I didn't get a lot of email in response to last week's column, except for the several people who pointed out my dumb error when I said that Columbia was planned to go to ISS later this month. They're right--it's a Spacelab mission. Columbia rarely goes to the space station, because it's heavier than the rest of the fleet, and can't carry as much payload to such a high altitude and inclination.

I did get one irate letter, however, from a Tony Ianettie, who says that he's a NASA engineer. Subject: "Flawed, flawed, flawed." He posted it from what looks like a home address, however, so I assume that he's not speaking for the space agency.

It sounds like you think you could do a better job. Well, let's see you do it! I am a NASA engineer, and I can tell you, the XCOR/Rutan plane is a joke. You might as well buy a Mig 15, built in the 1950's, if you want more performance.

The energy scales between the Space Shuttle, and the XCOR plane is 6 orders of magnitude!!! In other words, the force a fly puts on you hand is comparible to the thrust the XCOR plane puts out compared to the shuttle. Oh yeah, what about obtaining orbital velocity (17,000 miles per hour)? This is the reason for the energy scales. Oh, what about re-entry, and the weight associated with surviving re-entry (the weight of the tiles? (Please name a subsititute -- that's right, there is no working substitute).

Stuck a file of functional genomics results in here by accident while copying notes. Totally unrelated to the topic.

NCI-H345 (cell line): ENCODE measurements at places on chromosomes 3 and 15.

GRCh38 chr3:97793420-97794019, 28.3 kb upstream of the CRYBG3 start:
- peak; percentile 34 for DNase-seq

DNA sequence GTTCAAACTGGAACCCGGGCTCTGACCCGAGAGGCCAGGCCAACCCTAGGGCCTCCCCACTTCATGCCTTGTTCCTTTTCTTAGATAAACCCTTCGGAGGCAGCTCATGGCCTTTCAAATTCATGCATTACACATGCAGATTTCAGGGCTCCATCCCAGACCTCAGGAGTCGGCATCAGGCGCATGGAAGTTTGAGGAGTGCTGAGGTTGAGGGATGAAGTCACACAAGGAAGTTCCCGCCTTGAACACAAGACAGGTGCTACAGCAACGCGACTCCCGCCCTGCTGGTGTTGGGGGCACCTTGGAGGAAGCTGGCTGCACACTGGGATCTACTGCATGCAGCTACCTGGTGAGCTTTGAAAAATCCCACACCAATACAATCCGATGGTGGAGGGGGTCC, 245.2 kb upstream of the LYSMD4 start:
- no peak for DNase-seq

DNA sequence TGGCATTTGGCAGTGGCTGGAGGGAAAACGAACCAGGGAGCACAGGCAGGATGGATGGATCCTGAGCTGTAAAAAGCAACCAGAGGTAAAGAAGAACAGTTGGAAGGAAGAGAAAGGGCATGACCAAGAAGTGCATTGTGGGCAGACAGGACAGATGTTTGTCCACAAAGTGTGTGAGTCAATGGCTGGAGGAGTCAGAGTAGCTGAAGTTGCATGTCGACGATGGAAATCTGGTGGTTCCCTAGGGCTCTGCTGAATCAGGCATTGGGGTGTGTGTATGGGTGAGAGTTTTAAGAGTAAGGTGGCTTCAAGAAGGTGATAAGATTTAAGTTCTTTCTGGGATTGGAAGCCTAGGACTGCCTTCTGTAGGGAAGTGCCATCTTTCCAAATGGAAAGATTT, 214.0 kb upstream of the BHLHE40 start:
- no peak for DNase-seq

You have also failed to mention that the space shuttle turbopumps are the highest controlled enrgy density devices on the planet (bombs are not controlled.) If building airplanes and rockets were so simple, why have the Indians and Chinese failed miserably? You would think they could put around 50 million people on the problem.

What I am saying is this - there is a tremendous difference between manufacturing microchips (which burn your thumb) and building rockets (which can take out cities...).

And finally, all of these 'innovators' all have the same story: "For 200 million dollars, I could build one." Yes, you could build one rocket (a rocket costs $40 million; I am quoting a Delta 4 price, this is about equivalent to a Russian Proton). They wouldn't guarrantee their work, couldn't afford a contract penalty payement, and would be here today,  gone tomorrow!

I will debate you any time, any place.


Actually the issue with the turbopumps (and rocket engines in general) is not energy density--it's power density.

I'm sure that Mr. Ianetti is quite sincere, but NASA has had hundreds of billions of taxpayer dollars over several decades to solve the space access problem, to little effect. But we're never going to know if it's because it really is hard and expensive, or if there's a problem in NASA's approach, until they have some competition. Surely, unless he's insecure in his beliefs, he wouldn't begrudge private industry (and I mean real private industry--not NASA contractors) a few hundred million to see if they can do a little better?

Rand Simberg is a recovering aerospace engineer and a consultant in space commercialization, space tourism and Internet security. He offers occasionally biting commentary about infinity and beyond at his Web log, Transterrestrial Musings.

Respond to the Writer